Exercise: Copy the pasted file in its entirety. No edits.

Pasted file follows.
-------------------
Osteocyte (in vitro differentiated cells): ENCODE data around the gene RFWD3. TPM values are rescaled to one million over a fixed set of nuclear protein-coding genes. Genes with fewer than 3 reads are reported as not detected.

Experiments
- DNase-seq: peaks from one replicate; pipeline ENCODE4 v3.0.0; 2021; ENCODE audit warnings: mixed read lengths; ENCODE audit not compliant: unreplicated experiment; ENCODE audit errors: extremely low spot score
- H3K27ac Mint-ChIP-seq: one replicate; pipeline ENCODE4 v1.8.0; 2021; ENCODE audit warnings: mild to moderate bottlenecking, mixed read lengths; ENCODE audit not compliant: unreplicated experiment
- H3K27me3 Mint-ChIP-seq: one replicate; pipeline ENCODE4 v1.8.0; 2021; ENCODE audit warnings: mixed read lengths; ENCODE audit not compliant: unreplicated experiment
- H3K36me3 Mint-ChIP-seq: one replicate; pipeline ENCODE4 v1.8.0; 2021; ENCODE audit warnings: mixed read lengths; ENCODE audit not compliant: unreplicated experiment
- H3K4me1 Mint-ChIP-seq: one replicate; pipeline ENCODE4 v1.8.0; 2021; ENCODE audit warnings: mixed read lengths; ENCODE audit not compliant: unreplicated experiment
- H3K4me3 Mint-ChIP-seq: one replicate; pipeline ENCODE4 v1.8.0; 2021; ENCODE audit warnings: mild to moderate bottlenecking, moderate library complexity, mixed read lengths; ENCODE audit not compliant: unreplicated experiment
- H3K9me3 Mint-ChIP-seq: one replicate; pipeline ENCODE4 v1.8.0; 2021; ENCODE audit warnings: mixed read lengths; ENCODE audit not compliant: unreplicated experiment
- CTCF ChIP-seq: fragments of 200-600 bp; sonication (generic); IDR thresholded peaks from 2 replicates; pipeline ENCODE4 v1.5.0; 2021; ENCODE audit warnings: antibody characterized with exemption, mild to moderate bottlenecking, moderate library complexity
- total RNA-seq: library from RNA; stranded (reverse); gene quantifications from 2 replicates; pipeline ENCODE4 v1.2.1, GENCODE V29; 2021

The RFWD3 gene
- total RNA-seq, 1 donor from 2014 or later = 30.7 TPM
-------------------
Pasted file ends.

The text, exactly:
Osteocyte (in vitro differentiated cells): ENCODE data around the gene RFWD3. TPM values are rescaled to one million over a fixed set of nuclear protein-coding genes. Genes with fewer than 3 reads are reported as not detected.

Experiments
- DNase-seq: peaks from one replicate; pipeline ENCODE4 v3.0.0; 2021; ENCODE audit warnings: mixed read lengths; ENCODE audit not compliant: unreplicated experiment; ENCODE audit errors: extremely low spot score
- H3K27ac Mint-ChIP-seq: one replicate; pipeline ENCODE4 v1.8.0; 2021; ENCODE audit warnings: mild to moderate bottlenecking, mixed read lengths; ENCODE audit not compliant: unreplicated experiment
- H3K27me3 Mint-ChIP-seq: one replicate; pipeline ENCODE4 v1.8.0; 2021; ENCODE audit warnings: mixed read lengths; ENCODE audit not compliant: unreplicated experiment
- H3K36me3 Mint-ChIP-seq: one replicate; pipeline ENCODE4 v1.8.0; 2021; ENCODE audit warnings: mixed read lengths; ENCODE audit not compliant: unreplicated experiment
- H3K4me1 Mint-ChIP-seq: one replicate; pipeline ENCODE4 v1.8.0; 2021; ENCODE audit warnings: mixed read lengths; ENCODE audit not compliant: unreplicated experiment
- H3K4me3 Mint-ChIP-seq: one replicate; pipeline ENCODE4 v1.8.0; 2021; ENCODE audit warnings: mild to moderate bottlenecking, moderate library complexity, mixed read lengths; ENCODE audit not compliant: unreplicated experiment
- H3K9me3 Mint-ChIP-seq: one replicate; pipeline ENCODE4 v1.8.0; 2021; ENCODE audit warnings: mixed read lengths; ENCODE audit not compliant: unreplicated experiment
- CTCF ChIP-seq: fragments of 200-600 bp; sonication (generic); IDR thresholded peaks from 2 replicates; pipeline ENCODE4 v1.5.0; 2021; ENCODE audit warnings: antibody characterized with exemption, mild to moderate bottlenecking, moderate library complexity
- total RNA-seq: library from RNA; stranded (reverse); gene quantifications from 2 replicates; pipeline ENCODE4 v1.2.1, GENCODE V29; 2021

The RFWD3 gene
- total RNA-seq, 1 donor from 2014 or later = 30.7 TPM